I was humiliated. I learned so much more from them than they learned from me. And that wasn’t what I expected at all. I wanted to save them, teach them, bless them, amaze them, and soak in their joy. Truth was I felt uneasy with all I had in my life, so to feel better I wanted others to enjoy gifts. But they didn’t care so much about my gifts. I left that trip wondering if I had left anything meaningful behind for those children.
That first toe dip into orphan care was a clear indication that orphans don’t need stuff as much as we want to give it to them. Why did I need to feel better about my abundant life by giving them objects? And why did I assume giving them my castoffs would be such a happy moment for them? The truth is that if an orphaned child has the opportunity for a pair of new shoes they’re going to have to last a long time so it’s best to give the sturdiest, newest and slightly too big pair because who knows when he will get another? Instead I use mine then pass them along thinking an orphaned child should be so glad to have something on their feet. I had a sobering moment and asked myself, “What would I buy if I had to wear the same shoes every day for two years?” Would I think, “I’m about to have to go barefoot all the time so anything will do.” No. I didn’t know anything about the impact of need.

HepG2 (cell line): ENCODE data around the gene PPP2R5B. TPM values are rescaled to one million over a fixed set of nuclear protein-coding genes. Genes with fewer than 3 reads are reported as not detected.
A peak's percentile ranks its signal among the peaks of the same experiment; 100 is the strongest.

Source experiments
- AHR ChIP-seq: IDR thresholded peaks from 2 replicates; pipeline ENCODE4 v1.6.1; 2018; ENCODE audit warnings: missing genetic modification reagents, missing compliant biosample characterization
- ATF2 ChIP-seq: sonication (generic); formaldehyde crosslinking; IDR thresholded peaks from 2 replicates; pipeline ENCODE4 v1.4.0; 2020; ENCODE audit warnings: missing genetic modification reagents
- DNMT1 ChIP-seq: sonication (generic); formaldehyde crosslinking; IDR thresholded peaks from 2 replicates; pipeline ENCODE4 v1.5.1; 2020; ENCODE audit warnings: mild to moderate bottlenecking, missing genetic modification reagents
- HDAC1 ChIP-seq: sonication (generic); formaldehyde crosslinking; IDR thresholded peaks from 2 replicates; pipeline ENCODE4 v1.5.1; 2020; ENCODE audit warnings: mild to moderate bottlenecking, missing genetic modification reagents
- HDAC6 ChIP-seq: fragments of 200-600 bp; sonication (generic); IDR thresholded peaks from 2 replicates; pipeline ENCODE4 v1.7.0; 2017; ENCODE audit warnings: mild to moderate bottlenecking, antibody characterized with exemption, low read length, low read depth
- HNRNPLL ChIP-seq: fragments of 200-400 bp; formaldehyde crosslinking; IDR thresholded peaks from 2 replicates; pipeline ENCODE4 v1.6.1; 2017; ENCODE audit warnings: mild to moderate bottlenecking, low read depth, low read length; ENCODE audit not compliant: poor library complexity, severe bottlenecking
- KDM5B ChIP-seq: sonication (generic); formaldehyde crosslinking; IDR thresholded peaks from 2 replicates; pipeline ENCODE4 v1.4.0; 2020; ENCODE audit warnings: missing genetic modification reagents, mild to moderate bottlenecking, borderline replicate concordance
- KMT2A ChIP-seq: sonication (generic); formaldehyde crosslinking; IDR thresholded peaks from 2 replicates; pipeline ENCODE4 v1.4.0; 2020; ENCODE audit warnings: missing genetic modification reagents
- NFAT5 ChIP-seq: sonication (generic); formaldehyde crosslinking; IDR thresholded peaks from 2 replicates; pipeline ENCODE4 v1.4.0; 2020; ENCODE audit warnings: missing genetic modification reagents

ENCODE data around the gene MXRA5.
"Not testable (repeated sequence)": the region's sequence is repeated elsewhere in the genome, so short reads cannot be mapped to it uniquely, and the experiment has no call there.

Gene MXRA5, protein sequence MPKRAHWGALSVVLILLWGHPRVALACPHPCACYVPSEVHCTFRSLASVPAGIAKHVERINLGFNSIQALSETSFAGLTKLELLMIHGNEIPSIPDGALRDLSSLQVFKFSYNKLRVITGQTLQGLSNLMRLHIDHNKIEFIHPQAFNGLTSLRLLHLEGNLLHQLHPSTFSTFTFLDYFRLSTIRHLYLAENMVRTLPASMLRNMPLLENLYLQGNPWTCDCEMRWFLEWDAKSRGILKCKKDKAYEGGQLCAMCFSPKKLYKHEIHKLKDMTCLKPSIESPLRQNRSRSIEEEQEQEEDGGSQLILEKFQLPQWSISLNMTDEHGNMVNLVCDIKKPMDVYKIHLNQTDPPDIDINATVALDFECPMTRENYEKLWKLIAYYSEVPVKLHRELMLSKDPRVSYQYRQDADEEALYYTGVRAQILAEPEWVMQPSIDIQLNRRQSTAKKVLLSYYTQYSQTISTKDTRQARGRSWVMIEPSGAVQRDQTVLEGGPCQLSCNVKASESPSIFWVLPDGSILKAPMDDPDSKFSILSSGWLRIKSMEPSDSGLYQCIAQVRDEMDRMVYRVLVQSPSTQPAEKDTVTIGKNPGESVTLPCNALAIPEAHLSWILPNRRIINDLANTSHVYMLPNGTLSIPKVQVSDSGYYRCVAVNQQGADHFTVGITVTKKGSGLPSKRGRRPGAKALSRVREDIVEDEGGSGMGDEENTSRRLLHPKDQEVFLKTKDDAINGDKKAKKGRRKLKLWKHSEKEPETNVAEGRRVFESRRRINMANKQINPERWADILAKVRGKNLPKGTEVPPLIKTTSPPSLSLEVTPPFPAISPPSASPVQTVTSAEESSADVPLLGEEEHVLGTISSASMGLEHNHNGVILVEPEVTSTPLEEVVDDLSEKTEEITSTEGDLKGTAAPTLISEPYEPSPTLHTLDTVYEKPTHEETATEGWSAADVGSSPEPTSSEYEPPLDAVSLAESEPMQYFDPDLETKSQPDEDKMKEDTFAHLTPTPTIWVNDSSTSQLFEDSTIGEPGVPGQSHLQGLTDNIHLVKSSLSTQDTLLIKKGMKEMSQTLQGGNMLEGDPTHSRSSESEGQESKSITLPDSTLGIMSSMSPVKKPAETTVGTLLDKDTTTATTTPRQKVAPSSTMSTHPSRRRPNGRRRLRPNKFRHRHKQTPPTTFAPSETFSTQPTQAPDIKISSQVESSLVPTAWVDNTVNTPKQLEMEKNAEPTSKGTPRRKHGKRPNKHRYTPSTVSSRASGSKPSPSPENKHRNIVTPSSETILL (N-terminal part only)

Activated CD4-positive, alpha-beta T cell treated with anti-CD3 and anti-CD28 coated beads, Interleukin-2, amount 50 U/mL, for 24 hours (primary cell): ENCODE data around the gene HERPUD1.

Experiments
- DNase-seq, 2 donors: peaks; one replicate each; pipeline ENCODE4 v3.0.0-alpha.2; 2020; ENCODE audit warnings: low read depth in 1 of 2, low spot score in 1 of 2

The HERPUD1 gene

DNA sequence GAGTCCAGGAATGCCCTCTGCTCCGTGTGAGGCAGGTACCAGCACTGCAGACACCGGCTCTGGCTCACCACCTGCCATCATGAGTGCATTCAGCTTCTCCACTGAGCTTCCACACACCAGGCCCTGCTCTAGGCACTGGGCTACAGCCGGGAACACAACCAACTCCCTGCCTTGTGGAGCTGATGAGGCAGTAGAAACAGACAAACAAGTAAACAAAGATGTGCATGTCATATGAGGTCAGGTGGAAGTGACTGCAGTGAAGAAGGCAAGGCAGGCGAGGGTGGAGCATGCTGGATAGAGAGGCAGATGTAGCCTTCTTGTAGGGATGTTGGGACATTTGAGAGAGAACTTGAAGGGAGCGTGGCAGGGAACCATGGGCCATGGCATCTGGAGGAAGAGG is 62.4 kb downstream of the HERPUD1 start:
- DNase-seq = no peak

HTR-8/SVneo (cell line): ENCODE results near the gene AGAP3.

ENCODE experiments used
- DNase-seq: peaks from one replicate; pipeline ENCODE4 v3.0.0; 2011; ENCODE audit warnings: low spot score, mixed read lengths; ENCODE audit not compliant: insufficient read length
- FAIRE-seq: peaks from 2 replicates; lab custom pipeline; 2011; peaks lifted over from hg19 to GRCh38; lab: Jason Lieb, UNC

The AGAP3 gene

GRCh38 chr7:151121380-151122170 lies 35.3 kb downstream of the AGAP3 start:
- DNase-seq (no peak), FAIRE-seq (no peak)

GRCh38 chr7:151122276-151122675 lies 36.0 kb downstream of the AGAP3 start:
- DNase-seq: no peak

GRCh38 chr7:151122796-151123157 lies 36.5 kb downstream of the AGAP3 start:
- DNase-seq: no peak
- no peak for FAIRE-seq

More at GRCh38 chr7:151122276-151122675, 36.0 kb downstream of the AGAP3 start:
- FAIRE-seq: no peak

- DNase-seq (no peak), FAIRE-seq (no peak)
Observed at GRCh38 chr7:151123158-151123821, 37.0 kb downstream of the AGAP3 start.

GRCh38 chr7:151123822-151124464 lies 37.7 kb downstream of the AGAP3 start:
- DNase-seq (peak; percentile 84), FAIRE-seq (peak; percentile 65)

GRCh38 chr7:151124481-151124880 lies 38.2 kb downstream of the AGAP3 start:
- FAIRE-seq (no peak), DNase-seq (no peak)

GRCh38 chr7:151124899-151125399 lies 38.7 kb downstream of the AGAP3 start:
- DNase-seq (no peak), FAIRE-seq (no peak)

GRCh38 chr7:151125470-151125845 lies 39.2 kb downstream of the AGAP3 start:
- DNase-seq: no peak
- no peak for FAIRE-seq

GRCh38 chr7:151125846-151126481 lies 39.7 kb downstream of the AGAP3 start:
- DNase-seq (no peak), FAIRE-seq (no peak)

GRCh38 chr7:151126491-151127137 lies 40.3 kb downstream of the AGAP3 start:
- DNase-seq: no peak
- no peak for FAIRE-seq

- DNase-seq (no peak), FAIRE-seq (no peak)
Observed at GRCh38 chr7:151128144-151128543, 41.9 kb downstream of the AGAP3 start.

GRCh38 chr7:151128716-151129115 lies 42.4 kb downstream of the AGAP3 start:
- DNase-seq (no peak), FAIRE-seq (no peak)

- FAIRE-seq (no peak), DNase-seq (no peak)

I believed without much experience or research that an orphaned child would be so appreciative of any attention, any food, and any solution to their situation that they would lean into me and be profoundly thankful. Why couldn’t I see that if my “stuff” wasn’t making me happy then “stuff” wouldn’t make them ultimately happy either?